When NBA center Jason Collins came out as gay in 2013, it sent rainbow-hued shock waves throughout professional sports. The floodgates of acceptance open, it was just two years after Collins that David Denson followed suit and became “the first openly gay active player on a team affiliated with Major League Baseball.” Except Los Angeles Dodgers outfielder Glenn Burke beat them both to the punch by a good 40 years.

ToppsBaseball cards are notably lacking a “preferred genitalia” stat.

According to both scouts and his coaches, Burke possessed the skills to be the next Willie Mays. But those same coaches — as well as his teammates, and even the press — simply weren’t ready to accept an openly gay athlete in the late ’70s. Though Burke was never secretive about it, sportswriters straight-up refused to acknowledge his sexuality, and coach Tommy Lasorda and team VP Al Campanis even went so far as to attempt to buy Burke straight, offering him $75,000 to engage in a phony marriage. Burke refused, and after only two years with the Dodgers, he was traded to the Oakland A’s, where manager Billy Martin introduced him to his new teammates by saying, “Oh, by the way, this is Glenn Burke and he’s a faggot.”

In Oakland, Burke featured in the starting lineup by day and frequented San Francisco’s many fine gay establishments by night. Still, neither the media nor the MLB were willing to recognize his sexuality, and in 1980, a highly conflicted Burke walked away from the sport he loved. Two years later, the media finally acknowledged his struggles when Inside Sports magazine published a lengthy tell-all of his experience.

AP via Huffington Post“So you like dudes, huh? What, uh … what’s that all about, then?”

Sadly, it was too little too late, and Burke passed away in 1995, known not as the man who kickstarted tolerance in pro sports, but as the man who invented the high five … which, wow, is almost better. Damn, dude, leave some revolutionizing for the rest of us.


Burke often high fived Dodgers teammate Dusty Baker. 

Glenn Burke, a young outfielder for the Los Angeles Dodgers in the late 1970s whose astonishing physique and 17-inch biceps earned him the nickname King Kong.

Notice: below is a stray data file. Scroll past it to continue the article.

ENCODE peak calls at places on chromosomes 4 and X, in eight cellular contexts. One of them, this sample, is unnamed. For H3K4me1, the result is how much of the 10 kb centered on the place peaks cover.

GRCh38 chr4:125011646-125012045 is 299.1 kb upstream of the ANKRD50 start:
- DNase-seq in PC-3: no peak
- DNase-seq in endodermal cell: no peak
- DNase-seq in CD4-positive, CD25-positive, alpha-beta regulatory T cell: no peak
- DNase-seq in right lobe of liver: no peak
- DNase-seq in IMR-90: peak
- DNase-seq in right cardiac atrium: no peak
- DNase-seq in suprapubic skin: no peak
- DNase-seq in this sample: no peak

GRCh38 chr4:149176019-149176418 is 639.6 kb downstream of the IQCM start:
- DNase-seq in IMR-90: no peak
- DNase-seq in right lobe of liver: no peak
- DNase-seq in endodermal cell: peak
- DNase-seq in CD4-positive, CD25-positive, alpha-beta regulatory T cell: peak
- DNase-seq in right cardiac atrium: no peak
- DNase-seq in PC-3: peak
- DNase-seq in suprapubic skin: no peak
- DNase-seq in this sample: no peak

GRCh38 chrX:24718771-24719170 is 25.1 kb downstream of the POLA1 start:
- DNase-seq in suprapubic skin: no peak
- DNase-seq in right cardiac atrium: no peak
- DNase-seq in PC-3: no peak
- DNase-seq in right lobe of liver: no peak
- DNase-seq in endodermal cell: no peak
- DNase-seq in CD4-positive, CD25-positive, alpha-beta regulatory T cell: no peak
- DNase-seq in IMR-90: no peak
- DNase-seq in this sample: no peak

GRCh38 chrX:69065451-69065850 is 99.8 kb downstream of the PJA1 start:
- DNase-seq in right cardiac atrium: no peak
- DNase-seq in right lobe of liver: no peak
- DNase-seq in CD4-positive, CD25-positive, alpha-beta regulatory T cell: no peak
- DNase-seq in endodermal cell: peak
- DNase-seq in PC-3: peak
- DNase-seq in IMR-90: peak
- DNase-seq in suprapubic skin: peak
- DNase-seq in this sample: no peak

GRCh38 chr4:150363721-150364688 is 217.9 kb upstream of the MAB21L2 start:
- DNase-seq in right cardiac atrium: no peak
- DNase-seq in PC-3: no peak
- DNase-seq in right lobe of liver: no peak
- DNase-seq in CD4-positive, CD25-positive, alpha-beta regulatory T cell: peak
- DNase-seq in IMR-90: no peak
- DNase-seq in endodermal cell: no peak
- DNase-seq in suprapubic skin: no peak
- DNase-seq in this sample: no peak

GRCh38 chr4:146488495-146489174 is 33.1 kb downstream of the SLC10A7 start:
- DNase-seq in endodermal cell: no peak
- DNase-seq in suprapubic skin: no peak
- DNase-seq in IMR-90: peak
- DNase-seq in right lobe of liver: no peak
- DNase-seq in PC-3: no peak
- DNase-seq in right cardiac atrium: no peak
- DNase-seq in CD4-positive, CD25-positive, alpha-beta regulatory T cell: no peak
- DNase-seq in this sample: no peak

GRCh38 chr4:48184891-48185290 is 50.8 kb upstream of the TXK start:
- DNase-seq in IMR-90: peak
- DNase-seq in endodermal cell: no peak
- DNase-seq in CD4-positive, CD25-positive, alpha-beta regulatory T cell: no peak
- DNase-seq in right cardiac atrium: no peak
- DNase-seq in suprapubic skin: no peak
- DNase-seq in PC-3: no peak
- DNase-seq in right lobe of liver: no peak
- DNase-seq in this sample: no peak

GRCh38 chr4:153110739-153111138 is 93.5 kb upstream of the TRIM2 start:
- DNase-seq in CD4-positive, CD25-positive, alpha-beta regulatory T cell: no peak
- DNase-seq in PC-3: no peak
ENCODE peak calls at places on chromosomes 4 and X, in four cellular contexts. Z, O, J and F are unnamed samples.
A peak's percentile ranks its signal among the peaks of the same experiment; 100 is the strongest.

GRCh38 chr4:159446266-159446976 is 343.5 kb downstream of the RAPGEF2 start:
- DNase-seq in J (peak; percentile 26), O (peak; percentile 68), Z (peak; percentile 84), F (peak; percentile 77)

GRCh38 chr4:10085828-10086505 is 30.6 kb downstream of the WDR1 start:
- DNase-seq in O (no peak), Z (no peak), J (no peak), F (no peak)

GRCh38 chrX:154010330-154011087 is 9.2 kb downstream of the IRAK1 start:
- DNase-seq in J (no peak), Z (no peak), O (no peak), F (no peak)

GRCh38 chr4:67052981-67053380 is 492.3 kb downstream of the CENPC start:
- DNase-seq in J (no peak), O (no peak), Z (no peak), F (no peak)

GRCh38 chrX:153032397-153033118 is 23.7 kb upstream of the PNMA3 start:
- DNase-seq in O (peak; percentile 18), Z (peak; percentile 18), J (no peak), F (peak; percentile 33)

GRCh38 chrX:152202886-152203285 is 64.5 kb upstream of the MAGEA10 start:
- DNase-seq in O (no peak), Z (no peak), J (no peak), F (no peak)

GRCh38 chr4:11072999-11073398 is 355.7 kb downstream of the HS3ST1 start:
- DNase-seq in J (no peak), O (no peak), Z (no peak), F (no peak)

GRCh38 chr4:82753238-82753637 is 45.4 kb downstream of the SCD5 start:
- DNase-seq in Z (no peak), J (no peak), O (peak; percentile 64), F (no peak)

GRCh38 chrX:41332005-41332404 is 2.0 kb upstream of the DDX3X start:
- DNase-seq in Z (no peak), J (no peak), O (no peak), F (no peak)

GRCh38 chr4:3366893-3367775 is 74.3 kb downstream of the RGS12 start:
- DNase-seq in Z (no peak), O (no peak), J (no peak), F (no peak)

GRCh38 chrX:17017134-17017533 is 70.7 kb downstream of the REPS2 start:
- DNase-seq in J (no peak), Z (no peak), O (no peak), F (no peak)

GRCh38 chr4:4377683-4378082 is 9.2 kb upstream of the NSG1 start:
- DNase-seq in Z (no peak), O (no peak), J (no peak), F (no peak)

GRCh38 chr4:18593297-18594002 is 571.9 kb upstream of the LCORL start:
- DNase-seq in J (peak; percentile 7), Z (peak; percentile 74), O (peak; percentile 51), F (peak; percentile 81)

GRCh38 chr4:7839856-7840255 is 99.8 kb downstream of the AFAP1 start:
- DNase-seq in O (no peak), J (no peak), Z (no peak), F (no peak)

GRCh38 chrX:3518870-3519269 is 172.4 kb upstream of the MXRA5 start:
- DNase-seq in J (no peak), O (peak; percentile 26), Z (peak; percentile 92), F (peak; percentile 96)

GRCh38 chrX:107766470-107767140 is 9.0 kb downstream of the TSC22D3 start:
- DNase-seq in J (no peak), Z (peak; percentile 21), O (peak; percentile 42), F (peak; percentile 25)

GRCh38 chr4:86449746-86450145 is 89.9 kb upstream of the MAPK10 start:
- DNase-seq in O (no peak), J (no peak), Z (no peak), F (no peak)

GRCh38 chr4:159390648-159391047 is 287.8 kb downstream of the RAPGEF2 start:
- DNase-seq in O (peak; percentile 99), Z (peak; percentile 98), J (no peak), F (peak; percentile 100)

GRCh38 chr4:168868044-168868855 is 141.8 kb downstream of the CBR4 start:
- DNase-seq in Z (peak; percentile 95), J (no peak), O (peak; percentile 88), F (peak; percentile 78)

For at least a generation before the Sleets story surfaced, the conventional wisdom had been that Burke invented the high five on Oct. 2, 1977, in front of 46,000 screaming fans at Dodger Stadium.

Lamont Sleets says the high five came from his dad, who served in the 5th Infantry. 

It was the last day of the regular season, and Dodgers leftfielder Dusty Baker had just gone deep off the Astros’ J.R. Richard. It was Baker’s 30th home run, making the Dodgers the first team in history to have four sluggers — Baker, Ron Cey, Steve Garvey and Reggie Smith — with at least 30 homers each. It was a wild, triumphant moment and a good omen as the Dodgers headed to the playoffs. Burke, waiting on deck, thrust his hand enthusiastically over his head to greet his friend at the plate. Baker, not knowing what to do, smacked it. “His hand was up in the air, and he was arching way back,” says Baker, now 62 and managing the Reds. “So I reached up and hit his hand. It seemed like the thing to do.”

Burke then stepped up and launched his first major league home run. And as he returned to the dugout, Baker high-fived him. From there, the story goes, the high five went ricocheting around the world. (According to Dodgers team historian Mark Langill, the game was not televised, and no footage survives.)

The high five was a natural outgrowth of Burke’s personality. The Oakland native was an irrepressibly charismatic man who, even as a 24-year-old rookie that season, had become the soul of the Dodgers’ clubhouse. He did Richard Pryor standup from memory and would stuff towels under his shirt and waddle bowlegged around the dugout, imitating Dodgers manager Tommy Lasorda. “He was a joyous, gregarious person,” sports agent Abdul-Jalil al-Hakim says of Burke, a friend since childhood. “He could high-five you without necessarily going through the motion with his hand.”